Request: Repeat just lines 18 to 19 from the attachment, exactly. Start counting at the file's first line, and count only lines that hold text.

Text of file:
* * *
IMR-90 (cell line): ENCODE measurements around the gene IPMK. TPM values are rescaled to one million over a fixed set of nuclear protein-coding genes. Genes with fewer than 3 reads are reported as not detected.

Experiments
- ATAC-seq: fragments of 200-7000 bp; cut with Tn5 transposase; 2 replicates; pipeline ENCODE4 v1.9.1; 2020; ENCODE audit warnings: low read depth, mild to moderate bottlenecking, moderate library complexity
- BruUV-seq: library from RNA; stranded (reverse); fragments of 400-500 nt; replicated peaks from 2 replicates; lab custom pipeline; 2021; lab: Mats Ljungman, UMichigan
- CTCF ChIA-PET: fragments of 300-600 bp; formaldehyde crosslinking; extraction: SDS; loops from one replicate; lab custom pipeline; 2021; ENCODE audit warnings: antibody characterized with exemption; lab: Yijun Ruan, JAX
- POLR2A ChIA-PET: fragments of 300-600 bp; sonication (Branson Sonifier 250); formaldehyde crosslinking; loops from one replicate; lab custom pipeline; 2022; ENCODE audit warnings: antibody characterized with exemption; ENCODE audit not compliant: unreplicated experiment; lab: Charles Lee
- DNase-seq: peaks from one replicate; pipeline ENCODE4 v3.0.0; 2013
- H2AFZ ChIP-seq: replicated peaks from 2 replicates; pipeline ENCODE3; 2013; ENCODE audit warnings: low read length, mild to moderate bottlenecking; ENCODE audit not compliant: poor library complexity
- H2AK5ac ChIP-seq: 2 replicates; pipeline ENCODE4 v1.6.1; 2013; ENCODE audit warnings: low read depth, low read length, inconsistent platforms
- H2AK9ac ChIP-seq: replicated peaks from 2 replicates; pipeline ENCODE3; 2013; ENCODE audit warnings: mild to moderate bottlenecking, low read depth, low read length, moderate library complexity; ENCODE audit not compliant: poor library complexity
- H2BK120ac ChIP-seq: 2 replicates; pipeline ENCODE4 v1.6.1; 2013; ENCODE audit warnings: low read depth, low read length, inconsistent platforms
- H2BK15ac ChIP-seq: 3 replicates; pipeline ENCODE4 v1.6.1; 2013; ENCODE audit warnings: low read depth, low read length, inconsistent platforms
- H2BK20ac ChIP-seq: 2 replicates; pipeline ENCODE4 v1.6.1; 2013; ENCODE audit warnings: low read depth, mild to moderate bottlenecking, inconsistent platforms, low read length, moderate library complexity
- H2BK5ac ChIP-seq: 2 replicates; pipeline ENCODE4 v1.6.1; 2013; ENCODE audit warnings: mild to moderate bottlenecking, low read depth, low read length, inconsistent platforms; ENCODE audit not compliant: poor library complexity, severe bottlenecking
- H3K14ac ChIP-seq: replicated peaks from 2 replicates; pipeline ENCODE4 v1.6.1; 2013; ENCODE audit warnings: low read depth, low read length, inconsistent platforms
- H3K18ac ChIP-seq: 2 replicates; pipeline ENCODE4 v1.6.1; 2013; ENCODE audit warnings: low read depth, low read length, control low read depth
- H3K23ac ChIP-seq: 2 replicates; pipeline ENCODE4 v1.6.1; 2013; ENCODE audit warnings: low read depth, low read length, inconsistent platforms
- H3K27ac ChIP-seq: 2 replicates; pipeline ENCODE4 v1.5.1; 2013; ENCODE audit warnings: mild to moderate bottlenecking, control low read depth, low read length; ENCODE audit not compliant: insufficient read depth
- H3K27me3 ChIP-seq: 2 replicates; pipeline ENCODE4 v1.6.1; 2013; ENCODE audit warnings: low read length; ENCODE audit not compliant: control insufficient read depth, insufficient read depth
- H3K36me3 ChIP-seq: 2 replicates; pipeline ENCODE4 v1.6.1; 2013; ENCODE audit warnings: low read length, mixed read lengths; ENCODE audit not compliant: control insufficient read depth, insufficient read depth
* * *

- H3K27ac ChIP-seq: 2 replicates; pipeline ENCODE4 v1.5.1; 2013; ENCODE audit warnings: mild to moderate bottlenecking, control low read depth, low read length; ENCODE audit not compliant: insufficient read depth
- H3K27me3 ChIP-seq: 2 replicates; pipeline ENCODE4 v1.6.1; 2013; ENCODE audit warnings: low read length; ENCODE audit not compliant: control insufficient read depth, insufficient read depth